National Association of Attorneys General
Save Money by Investing in Office �Greening�
I grew up hearing my parents say “Waste not, want not”. It was an admonition to get me to turn off my bedroom light when I left the room, to eat the food I put on my plate, and to take care of my consumable possessions, which in those days were pencils, pens, and binder paper. After three years of heading up the California Attorney General’s Green Office-DOJ initiative, I have come to believe that is the fundamental concept that drives every effort to green an office. Our office channels the fight to counteract the effects of climate change by reducing our carbon footprint and being good stewards of the environment. In fiscally-strapped California, we have focused on those measures that save money and are environmentally-friendly business practices, a double meaning for “resource conservation.” Boiled down to its core, sustainability means not wasting limited resources. And in the short-run or the long-run, an investment in office greening is going to save money, too. It just makes good sense.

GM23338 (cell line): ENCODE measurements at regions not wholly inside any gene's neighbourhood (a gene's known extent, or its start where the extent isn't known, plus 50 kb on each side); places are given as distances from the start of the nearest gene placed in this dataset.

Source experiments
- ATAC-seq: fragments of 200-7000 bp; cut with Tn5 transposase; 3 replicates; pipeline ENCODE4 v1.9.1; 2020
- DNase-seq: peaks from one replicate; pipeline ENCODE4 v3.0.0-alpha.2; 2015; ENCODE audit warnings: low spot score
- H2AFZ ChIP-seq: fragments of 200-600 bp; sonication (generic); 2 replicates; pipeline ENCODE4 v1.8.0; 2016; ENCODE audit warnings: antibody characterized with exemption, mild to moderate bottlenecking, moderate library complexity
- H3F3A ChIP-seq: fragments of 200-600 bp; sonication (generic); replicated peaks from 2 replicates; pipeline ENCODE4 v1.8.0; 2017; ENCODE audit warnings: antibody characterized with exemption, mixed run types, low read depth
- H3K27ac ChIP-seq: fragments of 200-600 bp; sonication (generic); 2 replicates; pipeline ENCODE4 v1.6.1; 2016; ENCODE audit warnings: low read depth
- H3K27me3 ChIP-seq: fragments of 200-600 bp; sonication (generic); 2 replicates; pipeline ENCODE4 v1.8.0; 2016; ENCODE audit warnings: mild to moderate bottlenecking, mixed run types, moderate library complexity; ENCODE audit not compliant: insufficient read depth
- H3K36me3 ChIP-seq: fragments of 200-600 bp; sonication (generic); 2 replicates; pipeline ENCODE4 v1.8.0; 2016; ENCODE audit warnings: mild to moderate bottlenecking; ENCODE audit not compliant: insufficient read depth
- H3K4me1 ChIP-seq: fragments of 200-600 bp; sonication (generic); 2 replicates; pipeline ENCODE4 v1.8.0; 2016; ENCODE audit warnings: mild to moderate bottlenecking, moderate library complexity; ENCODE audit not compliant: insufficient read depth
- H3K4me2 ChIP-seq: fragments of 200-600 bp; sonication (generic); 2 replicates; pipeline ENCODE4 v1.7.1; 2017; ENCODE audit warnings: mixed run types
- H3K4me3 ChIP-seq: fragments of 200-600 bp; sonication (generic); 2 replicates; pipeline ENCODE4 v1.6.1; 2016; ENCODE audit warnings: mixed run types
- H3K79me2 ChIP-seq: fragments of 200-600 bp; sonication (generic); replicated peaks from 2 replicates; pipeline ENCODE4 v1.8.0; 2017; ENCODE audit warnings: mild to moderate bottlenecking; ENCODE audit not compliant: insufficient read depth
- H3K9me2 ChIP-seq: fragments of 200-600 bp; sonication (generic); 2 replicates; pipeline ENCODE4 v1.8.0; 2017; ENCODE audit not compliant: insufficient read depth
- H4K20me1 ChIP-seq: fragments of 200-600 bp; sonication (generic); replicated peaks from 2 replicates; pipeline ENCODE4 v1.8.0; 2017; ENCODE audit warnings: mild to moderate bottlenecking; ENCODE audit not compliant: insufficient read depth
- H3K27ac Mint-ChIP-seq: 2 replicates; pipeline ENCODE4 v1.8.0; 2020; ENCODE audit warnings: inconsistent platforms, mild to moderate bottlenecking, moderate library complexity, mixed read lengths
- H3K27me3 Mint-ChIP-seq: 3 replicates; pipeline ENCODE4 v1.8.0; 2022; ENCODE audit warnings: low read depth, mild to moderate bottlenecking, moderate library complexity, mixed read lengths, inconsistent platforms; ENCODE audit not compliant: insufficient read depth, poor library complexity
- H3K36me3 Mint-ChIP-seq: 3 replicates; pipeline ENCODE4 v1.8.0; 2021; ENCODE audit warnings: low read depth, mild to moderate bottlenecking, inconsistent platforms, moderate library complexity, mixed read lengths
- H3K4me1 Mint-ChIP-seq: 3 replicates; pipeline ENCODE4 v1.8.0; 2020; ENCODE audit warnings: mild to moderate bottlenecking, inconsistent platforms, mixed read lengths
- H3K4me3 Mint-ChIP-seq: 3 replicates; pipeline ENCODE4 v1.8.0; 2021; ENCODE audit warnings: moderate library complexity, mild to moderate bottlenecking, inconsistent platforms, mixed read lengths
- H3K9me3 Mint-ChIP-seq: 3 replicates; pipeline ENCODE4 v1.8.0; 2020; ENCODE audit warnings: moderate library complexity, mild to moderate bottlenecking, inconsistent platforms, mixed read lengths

How does an Attorney General’s office establish a greening initiative? The most successful green office programs have top level support, rely on a mix of dedicated staff and volunteer employees, adopt measurable objectives, involve the business and IT functions, and communicate frequently with employees to increase awareness, build interest, support, and momentum. Our Green Office has a charter that our chief deputy issued to all employees to announce the initiative and give it direction and support. His message invited all employees to support the effort and participate as their work permitted up to 5 percent of their time. Our charter sets out the roles of the chair and the volunteer committees to identify local and statewide opportunities and make recommendations to management to adopt greener business practices. As the designated chair, I organized nine committees of about 100 volunteers, and with just 2 percent of our employees and a few hours a month, we have attained a 90 percent awareness rating among our employees. I am chalking the gap up to new employees or the perpetually oblivious. We also garnered a lot of goodwill from both employees and external contacts who commend the Attorney General for “walking the walk”.